Professor Hulme said the immediate co-benefits of interventions like flood barriers could also increase support for climate adaptation.
“This is where you can find new ways, rhetorically at least, of bringing Trump on board,” Professor Hulme said.
“If there’s a trillion-dollar infrastructure fund to renew and refresh America, let’s make it resilient to climatic extremes at the same time. But don’t call it a response to climate change in a political culture like the US.”
The idea of using more politics and less science to solve climate change might stick in the craw of those who think we should rely on what the science “says”.
But Professor Hulme, who once evaluated climate models and scenario construction, claimed this was putting too much of a burden on science.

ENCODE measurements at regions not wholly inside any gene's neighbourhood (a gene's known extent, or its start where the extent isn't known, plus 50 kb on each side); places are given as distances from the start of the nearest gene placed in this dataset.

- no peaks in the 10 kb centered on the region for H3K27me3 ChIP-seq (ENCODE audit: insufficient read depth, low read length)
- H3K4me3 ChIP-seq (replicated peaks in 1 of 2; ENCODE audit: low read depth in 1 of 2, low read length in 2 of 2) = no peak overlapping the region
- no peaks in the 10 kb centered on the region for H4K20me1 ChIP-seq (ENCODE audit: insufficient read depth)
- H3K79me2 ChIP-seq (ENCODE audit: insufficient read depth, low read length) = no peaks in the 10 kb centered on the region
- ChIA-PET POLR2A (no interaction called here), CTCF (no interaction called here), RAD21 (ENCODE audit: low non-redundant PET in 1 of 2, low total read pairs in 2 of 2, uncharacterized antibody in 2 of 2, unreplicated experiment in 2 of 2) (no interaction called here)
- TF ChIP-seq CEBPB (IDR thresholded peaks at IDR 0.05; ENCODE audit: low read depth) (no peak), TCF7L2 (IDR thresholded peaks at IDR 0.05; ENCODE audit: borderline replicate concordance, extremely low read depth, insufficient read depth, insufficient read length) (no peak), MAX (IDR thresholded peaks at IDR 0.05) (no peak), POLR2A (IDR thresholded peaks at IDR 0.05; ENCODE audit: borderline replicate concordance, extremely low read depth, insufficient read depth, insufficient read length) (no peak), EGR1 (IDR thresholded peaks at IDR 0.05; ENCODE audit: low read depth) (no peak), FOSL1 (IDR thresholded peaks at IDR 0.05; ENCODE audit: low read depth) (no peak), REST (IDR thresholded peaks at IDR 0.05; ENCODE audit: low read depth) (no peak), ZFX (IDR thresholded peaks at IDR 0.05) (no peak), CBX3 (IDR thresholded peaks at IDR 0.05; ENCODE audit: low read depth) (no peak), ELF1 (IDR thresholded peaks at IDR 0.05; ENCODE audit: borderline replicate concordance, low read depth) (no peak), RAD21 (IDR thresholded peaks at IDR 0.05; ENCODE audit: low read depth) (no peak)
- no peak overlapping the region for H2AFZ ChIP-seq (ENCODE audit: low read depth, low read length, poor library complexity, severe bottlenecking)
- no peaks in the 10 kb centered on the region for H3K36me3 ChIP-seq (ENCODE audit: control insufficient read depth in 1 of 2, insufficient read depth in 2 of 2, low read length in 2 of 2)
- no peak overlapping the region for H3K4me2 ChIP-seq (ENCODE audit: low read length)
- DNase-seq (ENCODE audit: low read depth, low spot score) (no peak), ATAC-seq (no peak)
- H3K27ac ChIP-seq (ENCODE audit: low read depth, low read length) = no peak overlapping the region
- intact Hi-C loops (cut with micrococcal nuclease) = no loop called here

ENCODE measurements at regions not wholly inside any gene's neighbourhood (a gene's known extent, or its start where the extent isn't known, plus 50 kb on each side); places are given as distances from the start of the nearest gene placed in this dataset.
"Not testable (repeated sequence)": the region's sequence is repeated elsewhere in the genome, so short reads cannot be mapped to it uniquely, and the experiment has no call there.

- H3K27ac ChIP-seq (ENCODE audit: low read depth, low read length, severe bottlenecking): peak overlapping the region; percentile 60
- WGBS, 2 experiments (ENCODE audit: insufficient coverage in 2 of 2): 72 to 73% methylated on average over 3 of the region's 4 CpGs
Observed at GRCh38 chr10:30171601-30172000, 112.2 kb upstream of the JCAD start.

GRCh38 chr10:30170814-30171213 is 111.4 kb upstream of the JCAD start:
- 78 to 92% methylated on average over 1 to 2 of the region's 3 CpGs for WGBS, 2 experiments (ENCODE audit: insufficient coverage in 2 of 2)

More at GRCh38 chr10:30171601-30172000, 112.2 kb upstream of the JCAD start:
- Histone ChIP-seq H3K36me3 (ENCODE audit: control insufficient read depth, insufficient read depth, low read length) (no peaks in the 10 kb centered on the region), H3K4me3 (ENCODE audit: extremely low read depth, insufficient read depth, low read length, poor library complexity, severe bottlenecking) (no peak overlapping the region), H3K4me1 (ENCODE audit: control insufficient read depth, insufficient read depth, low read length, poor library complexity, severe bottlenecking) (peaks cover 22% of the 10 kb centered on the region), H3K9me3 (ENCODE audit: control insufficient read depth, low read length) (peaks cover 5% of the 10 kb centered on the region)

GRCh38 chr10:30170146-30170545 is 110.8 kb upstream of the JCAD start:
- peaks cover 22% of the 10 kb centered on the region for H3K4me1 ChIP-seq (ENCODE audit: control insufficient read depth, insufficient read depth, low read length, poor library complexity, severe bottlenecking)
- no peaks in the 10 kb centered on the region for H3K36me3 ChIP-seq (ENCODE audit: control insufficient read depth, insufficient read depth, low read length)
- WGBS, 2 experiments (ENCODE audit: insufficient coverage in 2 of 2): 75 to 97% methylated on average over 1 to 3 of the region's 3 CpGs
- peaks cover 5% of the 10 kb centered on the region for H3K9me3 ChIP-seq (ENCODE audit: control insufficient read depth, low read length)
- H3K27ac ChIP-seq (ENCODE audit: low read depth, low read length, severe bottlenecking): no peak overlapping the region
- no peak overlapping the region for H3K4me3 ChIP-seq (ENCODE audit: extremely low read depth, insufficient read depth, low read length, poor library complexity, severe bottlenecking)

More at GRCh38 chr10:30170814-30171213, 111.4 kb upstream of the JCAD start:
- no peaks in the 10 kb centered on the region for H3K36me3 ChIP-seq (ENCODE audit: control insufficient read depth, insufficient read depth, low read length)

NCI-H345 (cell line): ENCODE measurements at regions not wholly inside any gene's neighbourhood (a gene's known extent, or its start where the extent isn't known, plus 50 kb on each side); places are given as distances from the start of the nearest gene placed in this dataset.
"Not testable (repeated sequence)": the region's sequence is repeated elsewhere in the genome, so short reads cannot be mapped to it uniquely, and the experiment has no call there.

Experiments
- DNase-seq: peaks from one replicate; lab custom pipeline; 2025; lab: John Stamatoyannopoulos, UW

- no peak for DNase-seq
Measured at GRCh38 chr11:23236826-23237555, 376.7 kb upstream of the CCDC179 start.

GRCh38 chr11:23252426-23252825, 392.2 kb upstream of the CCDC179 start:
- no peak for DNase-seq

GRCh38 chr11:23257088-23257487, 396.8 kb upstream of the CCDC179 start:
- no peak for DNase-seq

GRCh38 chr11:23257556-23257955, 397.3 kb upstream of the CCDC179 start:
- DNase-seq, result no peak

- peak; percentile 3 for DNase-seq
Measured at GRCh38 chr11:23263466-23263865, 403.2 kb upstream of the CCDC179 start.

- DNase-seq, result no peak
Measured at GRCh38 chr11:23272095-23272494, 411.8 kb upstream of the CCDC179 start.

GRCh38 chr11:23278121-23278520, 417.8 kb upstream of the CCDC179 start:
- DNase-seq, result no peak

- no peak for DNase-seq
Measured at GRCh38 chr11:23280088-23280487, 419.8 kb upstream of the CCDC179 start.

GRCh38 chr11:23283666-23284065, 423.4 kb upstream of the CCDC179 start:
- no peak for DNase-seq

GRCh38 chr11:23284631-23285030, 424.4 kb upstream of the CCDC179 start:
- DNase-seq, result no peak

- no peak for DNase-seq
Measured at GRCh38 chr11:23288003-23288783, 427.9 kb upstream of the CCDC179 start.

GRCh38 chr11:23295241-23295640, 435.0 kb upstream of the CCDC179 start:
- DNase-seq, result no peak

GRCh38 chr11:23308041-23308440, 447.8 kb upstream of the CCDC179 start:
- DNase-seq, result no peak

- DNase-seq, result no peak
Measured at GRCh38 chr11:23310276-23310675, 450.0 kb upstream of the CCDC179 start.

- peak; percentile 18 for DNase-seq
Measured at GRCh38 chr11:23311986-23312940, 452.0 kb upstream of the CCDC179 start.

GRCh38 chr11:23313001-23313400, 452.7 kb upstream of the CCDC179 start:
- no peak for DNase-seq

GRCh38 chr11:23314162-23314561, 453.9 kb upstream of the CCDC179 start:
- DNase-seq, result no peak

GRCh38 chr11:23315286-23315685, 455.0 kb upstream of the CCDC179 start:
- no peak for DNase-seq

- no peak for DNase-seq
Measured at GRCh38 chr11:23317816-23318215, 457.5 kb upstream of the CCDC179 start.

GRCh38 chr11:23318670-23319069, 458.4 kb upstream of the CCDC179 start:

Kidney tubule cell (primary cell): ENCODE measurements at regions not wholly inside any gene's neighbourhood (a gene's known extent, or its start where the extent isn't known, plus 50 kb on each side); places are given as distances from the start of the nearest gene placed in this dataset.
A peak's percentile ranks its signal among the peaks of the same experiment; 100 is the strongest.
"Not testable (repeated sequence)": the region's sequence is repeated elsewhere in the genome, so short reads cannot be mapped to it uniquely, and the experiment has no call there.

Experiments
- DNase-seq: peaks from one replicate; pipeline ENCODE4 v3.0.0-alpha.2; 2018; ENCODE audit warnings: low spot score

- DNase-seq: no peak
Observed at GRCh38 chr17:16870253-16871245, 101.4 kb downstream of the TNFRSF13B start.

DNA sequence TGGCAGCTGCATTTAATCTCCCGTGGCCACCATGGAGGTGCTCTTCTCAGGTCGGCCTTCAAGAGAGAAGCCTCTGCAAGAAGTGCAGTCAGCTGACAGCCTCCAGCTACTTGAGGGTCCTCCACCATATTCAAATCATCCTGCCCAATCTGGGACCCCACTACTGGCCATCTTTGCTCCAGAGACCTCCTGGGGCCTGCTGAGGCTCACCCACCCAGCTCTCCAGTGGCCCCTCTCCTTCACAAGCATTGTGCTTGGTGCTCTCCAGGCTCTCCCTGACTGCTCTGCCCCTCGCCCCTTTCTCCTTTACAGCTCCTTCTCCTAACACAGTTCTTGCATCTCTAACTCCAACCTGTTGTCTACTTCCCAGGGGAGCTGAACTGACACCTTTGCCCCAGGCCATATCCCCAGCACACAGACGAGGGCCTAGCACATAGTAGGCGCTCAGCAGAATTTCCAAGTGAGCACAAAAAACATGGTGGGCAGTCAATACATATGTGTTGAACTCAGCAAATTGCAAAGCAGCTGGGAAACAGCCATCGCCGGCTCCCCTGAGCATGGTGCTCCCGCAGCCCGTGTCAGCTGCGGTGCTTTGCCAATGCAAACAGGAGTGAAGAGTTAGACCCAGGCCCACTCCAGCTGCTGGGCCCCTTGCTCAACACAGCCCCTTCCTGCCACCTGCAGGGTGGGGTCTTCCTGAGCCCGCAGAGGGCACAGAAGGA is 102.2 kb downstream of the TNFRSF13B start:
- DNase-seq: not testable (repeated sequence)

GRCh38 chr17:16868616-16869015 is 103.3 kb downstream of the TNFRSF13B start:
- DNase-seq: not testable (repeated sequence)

“Science is a very powerful way that humans have invented and discovered to understand the way in which the physical world works,” he said.
“We have invented another human tradition β we call it politics β to resolve those sorts of challenges.”
Professor Hulme claimed better politics was the only way to reduce the vitriol around climate change that has made it a divisive and “toxic brand” in some countries.
Some, like Australian psychologists John Cook and Stephan Lewandowsky, argued there would be more action on climate if people better understood the scientific consensus.
But Professor Hulme countered that at the heart of the debate were different political preferences and values β such as how much people are prepared to sacrifice now for future generations, and what kind of energy technology we support.
“People who are just as committed to the evidence of climate change have very different views about what energy mix we should have β between fracking, nuclear and solar,” Professor Hulme said.